In a particular embodiment a device for irradiation of coherent light at least into the first optical waveguide and in particular also into a second optical waveguide, and an interferometric measuring device for measuring the propagation constant or a change in the propagation constant of the light along the first optical waveguide, in particular in comparison to the light that propagates along the second optical waveguide, is provided. In this case, the coherent light that is transported by the first optical waveguide may be compared with the light that is transported through/along the second optical waveguide, wherein the second optical waveguide displays no interaction between evanescent light and the 2D nanomaterial, or a weaker one than the first optical waveguide.

In order to measure a phase difference and to determine the change in the propagation constant, an interferometric measuring device, in which the phase length of the light that propagates along the first optical waveguide and is compared to that of the light propagating along the second optical wave guide, may be used.

A further embodiment can provide that the membrane has a graphene layer of less than 10 atomic layers, in particular less than 5 atomic layers, further in particular less than 3 atomic layers, further in particular a single atomic layer. Such 2D nanomaterials taking the shape of membranes are highly flexible and, partly for this reason, resistant as well as very light/low in mass.

The sensor device may also be configured such that the membrane has a layer consisting of less than 10 atomic layers, in particular less than 5 atomic layers, further in particular less than 3 atomic layers, further in particular a single atomic layer of one of the following substances: graphene oxide, transition metal dichalcogenide, group III-IV semiconductors, molybdenum disulfide, boron nitride, metal oxide, black phosphorus or silicon or Germanium 2D material. The substances listed are known as materials which allow the formation of mechanically stable and sufficiently thin 2D nanomaterial membranes.

A further embodiment of the sensor device may furthermore provide that the measuring device be an interferometer, in particular a Fabry-Pérot interferometer, a Mach-Zehnder interferometer, an optical ring resonator or a Michelson interferometer. The interferometer construction types mentioned above, as well as other interferometer types not listed here, allow for a measurement and determination of a relative phase length of the light that propagates along the first optical waveguide under the influence of the 2D nanomaterial.

It may furthermore be provided that the interferometer be connected to the first optical waveguide as well as a second optical waveguide, wherein the second optical waveguide is arranged such that the membrane exerts no or only little influence on the light that is guided along the second waveguide.

The first optical waveguide or both optical waveguides may be designed as thin layers applied epitaxially to a carrier material, for example as a silicon layer on an isolator. Such optical waveguides are already known in various designs.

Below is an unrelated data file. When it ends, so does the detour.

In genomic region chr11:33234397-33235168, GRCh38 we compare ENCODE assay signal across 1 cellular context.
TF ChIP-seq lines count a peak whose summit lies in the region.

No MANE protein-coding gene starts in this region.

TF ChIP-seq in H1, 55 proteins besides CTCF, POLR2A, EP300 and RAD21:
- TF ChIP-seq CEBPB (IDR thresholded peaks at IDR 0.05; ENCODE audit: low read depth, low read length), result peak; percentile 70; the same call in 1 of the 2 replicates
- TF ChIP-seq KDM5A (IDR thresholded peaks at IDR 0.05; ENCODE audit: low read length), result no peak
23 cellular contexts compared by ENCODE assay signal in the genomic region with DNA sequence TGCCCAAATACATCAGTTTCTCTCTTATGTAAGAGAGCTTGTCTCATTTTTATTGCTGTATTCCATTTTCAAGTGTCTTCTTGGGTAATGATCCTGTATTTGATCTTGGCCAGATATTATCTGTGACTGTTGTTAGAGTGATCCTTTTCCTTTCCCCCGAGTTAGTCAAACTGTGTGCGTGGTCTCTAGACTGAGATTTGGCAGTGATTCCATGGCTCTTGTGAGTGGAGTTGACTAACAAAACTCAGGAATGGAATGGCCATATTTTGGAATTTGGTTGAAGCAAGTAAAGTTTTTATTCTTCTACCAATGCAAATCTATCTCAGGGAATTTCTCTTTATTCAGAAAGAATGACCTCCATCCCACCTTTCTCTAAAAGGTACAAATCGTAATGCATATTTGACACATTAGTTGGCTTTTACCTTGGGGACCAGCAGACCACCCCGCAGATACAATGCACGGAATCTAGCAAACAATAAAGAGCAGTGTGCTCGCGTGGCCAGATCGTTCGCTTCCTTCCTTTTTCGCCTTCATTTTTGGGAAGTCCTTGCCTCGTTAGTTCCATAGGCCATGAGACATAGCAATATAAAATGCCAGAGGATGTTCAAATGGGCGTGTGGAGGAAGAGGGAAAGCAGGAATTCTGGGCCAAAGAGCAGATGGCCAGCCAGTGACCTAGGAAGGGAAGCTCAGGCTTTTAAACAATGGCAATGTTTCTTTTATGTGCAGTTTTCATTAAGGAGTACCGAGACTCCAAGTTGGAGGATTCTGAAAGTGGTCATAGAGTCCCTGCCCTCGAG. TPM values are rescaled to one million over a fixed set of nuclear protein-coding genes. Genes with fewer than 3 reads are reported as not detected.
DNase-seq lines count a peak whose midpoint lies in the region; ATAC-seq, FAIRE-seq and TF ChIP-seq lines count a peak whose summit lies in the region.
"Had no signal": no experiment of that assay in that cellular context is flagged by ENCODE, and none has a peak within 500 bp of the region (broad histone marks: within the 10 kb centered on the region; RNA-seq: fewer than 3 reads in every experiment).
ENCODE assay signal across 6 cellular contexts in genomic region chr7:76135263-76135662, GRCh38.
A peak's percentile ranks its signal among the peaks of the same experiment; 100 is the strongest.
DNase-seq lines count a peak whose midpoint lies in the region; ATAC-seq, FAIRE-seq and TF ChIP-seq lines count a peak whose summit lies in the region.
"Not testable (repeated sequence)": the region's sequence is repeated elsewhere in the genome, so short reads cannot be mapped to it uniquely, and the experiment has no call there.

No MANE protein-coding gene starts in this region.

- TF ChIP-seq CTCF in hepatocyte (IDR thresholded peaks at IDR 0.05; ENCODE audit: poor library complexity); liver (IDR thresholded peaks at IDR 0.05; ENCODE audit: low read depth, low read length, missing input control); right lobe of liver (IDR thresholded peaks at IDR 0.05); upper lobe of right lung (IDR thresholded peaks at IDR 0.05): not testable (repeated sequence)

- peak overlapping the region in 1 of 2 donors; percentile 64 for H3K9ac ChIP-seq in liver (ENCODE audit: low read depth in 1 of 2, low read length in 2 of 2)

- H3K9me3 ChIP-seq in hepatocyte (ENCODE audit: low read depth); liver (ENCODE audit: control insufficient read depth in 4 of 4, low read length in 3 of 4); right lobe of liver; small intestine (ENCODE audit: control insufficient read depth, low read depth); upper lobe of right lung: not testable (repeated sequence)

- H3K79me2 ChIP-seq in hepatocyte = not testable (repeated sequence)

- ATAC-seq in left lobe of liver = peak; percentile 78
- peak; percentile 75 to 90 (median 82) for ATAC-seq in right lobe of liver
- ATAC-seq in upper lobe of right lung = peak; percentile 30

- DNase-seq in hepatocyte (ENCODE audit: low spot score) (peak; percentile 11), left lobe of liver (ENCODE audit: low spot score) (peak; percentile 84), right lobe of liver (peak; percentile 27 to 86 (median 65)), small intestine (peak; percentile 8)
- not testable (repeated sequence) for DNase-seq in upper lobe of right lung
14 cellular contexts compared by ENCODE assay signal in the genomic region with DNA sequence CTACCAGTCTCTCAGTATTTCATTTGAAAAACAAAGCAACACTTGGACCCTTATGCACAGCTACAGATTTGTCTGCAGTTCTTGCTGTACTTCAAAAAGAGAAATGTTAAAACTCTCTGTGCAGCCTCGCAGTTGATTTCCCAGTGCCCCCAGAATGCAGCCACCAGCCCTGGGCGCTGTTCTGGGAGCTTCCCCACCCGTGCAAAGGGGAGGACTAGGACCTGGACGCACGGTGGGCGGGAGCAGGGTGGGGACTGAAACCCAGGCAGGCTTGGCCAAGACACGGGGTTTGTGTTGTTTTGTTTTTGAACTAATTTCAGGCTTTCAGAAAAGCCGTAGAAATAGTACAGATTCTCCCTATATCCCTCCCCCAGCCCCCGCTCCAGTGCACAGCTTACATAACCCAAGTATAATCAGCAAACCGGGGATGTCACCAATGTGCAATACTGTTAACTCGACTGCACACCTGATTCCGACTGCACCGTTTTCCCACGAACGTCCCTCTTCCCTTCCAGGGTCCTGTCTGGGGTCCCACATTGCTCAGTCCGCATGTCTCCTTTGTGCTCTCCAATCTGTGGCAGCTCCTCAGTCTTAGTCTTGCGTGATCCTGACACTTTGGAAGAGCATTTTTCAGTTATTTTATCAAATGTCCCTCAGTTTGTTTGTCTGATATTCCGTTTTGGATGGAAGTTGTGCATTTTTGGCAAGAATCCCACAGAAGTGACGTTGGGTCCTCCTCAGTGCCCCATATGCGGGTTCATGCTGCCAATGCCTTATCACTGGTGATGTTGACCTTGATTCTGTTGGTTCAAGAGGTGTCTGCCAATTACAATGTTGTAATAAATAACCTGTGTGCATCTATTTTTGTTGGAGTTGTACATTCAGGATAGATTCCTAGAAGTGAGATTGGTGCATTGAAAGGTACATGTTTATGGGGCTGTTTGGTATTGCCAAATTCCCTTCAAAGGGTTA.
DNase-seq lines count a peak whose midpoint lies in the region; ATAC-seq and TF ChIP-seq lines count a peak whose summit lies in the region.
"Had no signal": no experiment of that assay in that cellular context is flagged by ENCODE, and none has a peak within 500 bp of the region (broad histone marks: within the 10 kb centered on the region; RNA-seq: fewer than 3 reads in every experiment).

A further embodiment of the sensor device can provide that the membrane delimits a fluid-filled, in particular a gas-filled first space, and is deflectable by pressure changes within the first space. Such a construction allows for the measurement of a hydraulic or pneumatic pressure in the first space suing the membrane, or the measurement of a force acting on the membrane and deflecting it.

It may also be provided that the membrane comprises a ferromagnetic material or a ferromagnetic component such that a magnetic field acting on the membrane causes a deflection of the membrane. In this case the effect of a magnetic field can be measured by the deflection of the membrane.

It may, for calibration of the sensor device and for adjusting the operating point, be provided that the distance between the membrane and the first optical waveguide be adjustable.

The solution described for a sensor devices furthermore comprises a method for measuring pressures or pressure changes using a membrane made of a 2D nanomaterial, wherein coherent light is guided through at least one optical waveguide arranged close enough to the membrane for an evanescent part of the light guided along the first optical waveguide interacts with the membrane material in a first section, and for a phasing and/or a phase shift of the light guided along the first optical waveguide to be measured and in particular to be compared to the phasing of light not interacting with the membrane.

The invention will be shown and described hereafter based on an exemplary embodiment in figures of a drawing. In the drawings:

FIG. 1 is a schematic drawing of a housing with a membrane enclosing a space, wherein the membrane is adjacent to an optical waveguide,

FIG. 2 is a housing similar to that of FIG. 1, including a membrane that is deflected toward an interior of the housing,

FIG. 3 a top view of a membrane as a part of a housing,

FIG. 4 a longitudinal section of an optical waveguide, including, inter alia, in which an interaction between light and a membrane made of a 2D nanomaterial, and

FIG. 5 is a schematic drawing of a sensor device with two optical waveguides and an interferometer as well as a typical recorded measurement curve.